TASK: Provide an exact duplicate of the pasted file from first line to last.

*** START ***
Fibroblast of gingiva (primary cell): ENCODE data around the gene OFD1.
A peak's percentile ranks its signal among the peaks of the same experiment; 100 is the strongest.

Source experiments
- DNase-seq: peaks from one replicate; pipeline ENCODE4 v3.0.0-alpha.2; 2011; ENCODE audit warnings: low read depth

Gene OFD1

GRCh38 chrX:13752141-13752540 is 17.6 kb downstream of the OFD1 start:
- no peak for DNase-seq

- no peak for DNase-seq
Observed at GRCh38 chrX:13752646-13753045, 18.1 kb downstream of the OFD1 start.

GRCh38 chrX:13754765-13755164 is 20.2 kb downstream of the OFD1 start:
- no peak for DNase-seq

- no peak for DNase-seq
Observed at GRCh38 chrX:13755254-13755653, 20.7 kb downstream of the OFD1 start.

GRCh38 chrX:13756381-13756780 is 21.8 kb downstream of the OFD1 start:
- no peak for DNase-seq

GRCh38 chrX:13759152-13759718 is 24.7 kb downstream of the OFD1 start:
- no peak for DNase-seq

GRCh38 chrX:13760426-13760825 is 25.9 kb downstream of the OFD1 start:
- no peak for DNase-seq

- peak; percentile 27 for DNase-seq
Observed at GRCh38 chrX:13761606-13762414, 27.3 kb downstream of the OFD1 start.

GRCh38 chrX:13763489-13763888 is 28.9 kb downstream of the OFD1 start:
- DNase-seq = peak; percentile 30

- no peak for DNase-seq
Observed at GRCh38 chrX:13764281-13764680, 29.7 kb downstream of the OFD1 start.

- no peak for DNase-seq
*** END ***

Fibroblast of gingiva (primary cell): ENCODE data around the gene OFD1.
A peak's percentile ranks its signal among the peaks of the same experiment; 100 is the strongest.

Source experiments
- DNase-seq: peaks from one replicate; pipeline ENCODE4 v3.0.0-alpha.2; 2011; ENCODE audit warnings: low read depth

Gene OFD1

GRCh38 chrX:13752141-13752540 is 17.6 kb downstream of the OFD1 start:
- no peak for DNase-seq

- no peak for DNase-seq
Observed at GRCh38 chrX:13752646-13753045, 18.1 kb downstream of the OFD1 start.

GRCh38 chrX:13754765-13755164 is 20.2 kb downstream of the OFD1 start:
- no peak for DNase-seq

- no peak for DNase-seq
Observed at GRCh38 chrX:13755254-13755653, 20.7 kb downstream of the OFD1 start.

GRCh38 chrX:13756381-13756780 is 21.8 kb downstream of the OFD1 start:
- no peak for DNase-seq

GRCh38 chrX:13759152-13759718 is 24.7 kb downstream of the OFD1 start:
- no peak for DNase-seq

GRCh38 chrX:13760426-13760825 is 25.9 kb downstream of the OFD1 start:
- no peak for DNase-seq

- peak; percentile 27 for DNase-seq
Observed at GRCh38 chrX:13761606-13762414, 27.3 kb downstream of the OFD1 start.

GRCh38 chrX:13763489-13763888 is 28.9 kb downstream of the OFD1 start:
- DNase-seq = peak; percentile 30

- no peak for DNase-seq
Observed at GRCh38 chrX:13764281-13764680, 29.7 kb downstream of the OFD1 start.

- no peak for DNase-seq